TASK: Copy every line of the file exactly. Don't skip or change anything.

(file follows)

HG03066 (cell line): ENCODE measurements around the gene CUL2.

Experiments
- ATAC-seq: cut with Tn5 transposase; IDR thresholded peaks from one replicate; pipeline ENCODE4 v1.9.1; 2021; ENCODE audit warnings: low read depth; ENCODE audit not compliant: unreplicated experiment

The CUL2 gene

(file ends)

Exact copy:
HG03066 (cell line): ENCODE measurements around the gene CUL2.

Experiments
- ATAC-seq: cut with Tn5 transposase; IDR thresholded peaks from one replicate; pipeline ENCODE4 v1.9.1; 2021; ENCODE audit warnings: low read depth; ENCODE audit not compliant: unreplicated experiment

The CUL2 gene